Sunday, January 12, 2020

Assessing 2019

Early in December in preparation for composing my annual Christmas letter, I reviewed my blog posts of 2019 and was honestly surprised at what I found. Did I really do that shibori snow-dyeing this year? Finish up that dragonfly book that was a response to a recycling challenge? Play with silk fusion and stamping into hot glue? All those things felt like they'd happened the previous year and I didn't have much memory of what happened before June, when I gave machine quilting a tentative whirl. Instead, my faulty memory insisted I'd pretty much focused on sketching and various media on paper, and then got some hiking in before the weather turned. But it was enough to get me assessing my year off from quilting and exhibiting.

That's why I think it doesn't hurt to do a year-end review, and those who do have probably finished that task by now. But it's not too late to look back at the previous year and see what you can learn from it. Here's a simple tool I came across that mirrored what I'd been doing in my head but taking it a bit farther. You might like to give it a try. Simply divide a piece of paper into four quadrants, the left hand ones to list "wins" and "losses", the right hand ones to record "lessons" you learned from each of those wins and losses. The "wins" would be things that went well, that you were excited about, and even proud of. The "losses" would then be what didn't go well, what disappointed you, and what didn't go the way you wanted them to. I still need to do this written exercise but already I know a few things to go in each quadrant.

First and foremost would be to put my 2019 resolution word, "wing it" into the "wins" quadrant. I've never been very comfortable just winging it on anything, but making it my mantra gave me a freedom I'd not allowed myself very often. Not only did it help me to get up the courage to try some things without spending a lot of time researching how to do them, I quit worrying about how I would use the results of all these trials and sometimes errors. Just do it for the experience and to decide if it's worth exploring some more.

I recently read an interview with Urban Sketcher and teacher Paul Wang (January 2020 issue of Drawing Attention) where he talks about the need for "roots and wings" and I realized that my wing it approach was the wings part of his analogy, the part that has been missing a bit from my creative journey:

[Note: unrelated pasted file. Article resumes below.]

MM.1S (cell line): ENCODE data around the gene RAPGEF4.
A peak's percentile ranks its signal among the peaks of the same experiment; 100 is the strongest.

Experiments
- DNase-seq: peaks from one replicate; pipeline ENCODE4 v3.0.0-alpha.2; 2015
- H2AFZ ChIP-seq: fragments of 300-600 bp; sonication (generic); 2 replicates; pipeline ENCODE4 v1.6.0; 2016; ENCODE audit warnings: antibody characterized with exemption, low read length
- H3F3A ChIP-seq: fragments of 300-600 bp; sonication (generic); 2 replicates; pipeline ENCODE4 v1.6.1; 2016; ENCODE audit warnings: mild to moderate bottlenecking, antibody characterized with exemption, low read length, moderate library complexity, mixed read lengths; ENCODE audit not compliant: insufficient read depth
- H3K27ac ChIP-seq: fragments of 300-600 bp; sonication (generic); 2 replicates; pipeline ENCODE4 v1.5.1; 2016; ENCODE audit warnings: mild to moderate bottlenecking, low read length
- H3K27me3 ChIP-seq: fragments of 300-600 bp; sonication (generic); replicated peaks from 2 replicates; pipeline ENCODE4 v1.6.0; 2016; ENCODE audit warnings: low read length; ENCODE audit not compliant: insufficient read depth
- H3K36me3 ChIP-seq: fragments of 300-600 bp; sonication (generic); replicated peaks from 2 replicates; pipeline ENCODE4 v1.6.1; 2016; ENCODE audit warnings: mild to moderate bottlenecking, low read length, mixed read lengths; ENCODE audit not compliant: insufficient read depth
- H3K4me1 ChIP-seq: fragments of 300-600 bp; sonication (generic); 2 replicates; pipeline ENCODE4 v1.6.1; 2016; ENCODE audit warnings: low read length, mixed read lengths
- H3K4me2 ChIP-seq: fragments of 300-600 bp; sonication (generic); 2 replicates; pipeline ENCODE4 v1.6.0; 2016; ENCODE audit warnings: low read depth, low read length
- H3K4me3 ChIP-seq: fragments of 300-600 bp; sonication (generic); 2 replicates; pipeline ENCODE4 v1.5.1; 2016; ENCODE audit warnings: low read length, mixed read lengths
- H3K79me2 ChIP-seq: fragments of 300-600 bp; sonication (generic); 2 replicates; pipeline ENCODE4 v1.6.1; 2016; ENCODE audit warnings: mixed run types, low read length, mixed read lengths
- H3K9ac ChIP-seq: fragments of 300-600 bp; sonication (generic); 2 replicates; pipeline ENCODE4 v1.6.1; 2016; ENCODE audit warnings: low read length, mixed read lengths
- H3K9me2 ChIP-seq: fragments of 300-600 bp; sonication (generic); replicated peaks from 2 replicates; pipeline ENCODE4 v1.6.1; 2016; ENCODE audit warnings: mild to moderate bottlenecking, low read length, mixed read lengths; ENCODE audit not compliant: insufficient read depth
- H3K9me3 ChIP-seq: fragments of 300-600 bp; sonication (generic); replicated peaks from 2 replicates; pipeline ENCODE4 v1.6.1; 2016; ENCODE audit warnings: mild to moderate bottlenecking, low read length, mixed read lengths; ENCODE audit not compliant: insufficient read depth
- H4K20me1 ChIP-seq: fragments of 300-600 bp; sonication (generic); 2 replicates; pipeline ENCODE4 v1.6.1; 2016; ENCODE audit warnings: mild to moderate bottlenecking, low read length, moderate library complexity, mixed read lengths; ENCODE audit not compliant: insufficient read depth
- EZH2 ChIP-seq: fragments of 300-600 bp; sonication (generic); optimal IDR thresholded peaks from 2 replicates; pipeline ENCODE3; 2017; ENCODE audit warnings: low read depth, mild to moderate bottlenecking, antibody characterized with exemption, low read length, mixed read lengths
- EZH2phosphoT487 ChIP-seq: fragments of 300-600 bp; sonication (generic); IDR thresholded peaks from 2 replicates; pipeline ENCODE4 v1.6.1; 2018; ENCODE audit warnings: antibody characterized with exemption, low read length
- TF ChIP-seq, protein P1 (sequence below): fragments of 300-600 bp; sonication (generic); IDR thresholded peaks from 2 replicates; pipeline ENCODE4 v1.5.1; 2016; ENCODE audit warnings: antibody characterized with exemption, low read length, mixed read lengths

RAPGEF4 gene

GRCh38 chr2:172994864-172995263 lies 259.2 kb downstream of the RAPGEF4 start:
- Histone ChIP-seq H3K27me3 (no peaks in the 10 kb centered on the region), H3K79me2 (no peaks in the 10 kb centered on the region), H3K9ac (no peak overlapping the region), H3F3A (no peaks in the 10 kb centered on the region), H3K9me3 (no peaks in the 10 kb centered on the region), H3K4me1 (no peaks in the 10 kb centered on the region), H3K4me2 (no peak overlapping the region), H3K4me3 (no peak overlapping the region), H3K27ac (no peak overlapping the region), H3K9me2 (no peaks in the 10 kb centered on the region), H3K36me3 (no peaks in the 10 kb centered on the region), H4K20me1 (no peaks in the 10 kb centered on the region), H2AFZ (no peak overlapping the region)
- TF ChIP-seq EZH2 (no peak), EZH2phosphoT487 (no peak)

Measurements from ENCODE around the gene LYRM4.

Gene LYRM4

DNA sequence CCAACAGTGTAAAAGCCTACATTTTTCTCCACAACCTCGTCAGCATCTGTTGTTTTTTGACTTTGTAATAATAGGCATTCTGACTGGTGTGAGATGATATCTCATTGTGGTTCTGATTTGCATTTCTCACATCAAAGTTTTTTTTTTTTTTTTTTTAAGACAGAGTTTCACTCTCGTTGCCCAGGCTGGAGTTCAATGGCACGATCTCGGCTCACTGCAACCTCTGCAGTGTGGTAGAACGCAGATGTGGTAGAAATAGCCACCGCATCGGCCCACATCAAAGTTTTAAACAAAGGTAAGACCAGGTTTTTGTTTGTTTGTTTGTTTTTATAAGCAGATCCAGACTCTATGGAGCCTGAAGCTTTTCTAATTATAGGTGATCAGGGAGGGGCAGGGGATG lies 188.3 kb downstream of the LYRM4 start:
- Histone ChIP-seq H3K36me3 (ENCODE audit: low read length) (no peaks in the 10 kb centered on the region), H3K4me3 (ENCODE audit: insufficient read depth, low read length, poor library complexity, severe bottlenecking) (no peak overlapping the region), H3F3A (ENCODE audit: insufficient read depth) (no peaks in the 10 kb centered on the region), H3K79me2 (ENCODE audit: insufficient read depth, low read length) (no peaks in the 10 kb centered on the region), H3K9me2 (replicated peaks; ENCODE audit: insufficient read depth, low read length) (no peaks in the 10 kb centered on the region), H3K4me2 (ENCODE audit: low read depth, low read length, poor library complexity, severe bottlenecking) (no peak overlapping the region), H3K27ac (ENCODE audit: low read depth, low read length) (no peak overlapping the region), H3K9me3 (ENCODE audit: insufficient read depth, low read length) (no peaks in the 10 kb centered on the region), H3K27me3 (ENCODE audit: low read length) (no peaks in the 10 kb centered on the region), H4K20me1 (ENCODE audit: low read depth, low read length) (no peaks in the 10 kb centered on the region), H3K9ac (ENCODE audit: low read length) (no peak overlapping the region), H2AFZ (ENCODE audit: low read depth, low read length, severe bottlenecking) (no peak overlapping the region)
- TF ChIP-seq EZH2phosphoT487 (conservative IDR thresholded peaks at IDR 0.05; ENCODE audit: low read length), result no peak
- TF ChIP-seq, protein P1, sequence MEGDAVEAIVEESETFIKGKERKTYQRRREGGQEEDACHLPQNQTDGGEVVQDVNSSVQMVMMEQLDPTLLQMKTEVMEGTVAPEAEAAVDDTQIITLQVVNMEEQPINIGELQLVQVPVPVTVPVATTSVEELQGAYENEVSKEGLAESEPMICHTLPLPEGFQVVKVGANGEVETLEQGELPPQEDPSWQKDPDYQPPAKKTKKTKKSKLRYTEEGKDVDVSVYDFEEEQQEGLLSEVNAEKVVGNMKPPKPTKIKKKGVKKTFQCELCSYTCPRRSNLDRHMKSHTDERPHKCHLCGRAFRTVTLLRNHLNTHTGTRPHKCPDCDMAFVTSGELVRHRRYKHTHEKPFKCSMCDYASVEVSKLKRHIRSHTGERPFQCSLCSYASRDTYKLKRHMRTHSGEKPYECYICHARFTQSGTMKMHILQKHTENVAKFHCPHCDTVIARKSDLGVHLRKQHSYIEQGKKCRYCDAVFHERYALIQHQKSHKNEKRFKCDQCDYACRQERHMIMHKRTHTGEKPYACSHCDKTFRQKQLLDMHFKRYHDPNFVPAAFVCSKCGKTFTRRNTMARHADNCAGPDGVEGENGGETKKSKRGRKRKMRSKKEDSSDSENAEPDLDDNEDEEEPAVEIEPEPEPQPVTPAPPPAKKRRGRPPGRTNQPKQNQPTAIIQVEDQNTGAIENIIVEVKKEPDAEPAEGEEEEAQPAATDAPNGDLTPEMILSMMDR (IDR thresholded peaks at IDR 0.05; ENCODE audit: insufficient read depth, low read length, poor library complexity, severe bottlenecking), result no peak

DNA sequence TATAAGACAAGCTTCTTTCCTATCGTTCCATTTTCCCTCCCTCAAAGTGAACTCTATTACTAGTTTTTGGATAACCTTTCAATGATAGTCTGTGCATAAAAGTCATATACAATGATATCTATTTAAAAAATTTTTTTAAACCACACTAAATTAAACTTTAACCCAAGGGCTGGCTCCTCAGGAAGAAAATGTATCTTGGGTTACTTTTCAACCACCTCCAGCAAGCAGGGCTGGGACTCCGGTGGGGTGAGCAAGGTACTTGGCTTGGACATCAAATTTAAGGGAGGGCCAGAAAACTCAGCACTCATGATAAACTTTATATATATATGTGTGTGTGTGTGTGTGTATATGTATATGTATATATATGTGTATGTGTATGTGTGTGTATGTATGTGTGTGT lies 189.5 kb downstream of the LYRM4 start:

"One of my teaching philosophies is to have roots and wings at the same time. Some students are too rooted in (in formula). They need to fly. Experiment. Other students might benefit from grounding in principles and concepts and theories . . . When you have the balance of both, you're going to be stable yet adventurous at the same time. So today... should we fly?...Or take roots?"
Paul Wang on Instagram

So getting used to winging it should make it easier now to break out of my rootedness as I return to my art quilting.

"Roots and wings" isn't the only place where I need more balance. I've always had so many interests vying for my time and attention, and the ability to dabbled in so many of them in 2019 was surely a win. But it also pointed out my "all or nothing" nature, the tendency to focus on one thing to the exclusion of most everything else, and to let time get away from me from either lack of scheduling of my time or finding that my curiosity has taken me down an internet rabbit hole. (Working on my family history is a good example of that.) I think the key to a satisfying year for me is to find a balance in how I spend the time set aside for creativity (all those competing interests from sketching to multi-media to surface design to quilting), and to also find a balance in attention given to my other interests (reading, knitting, genealogy, organizing and digitizing the family history files, hiking). I really need to manage my time better, and with that, balance should come. After all, whenever I engaged in something with short-term daily requirements (like INKtober or all those soon to be disappearing free Sketchbook Revival videos), I WAS able to schedule the time required to keep up (a definite one for the "wins" quadrant).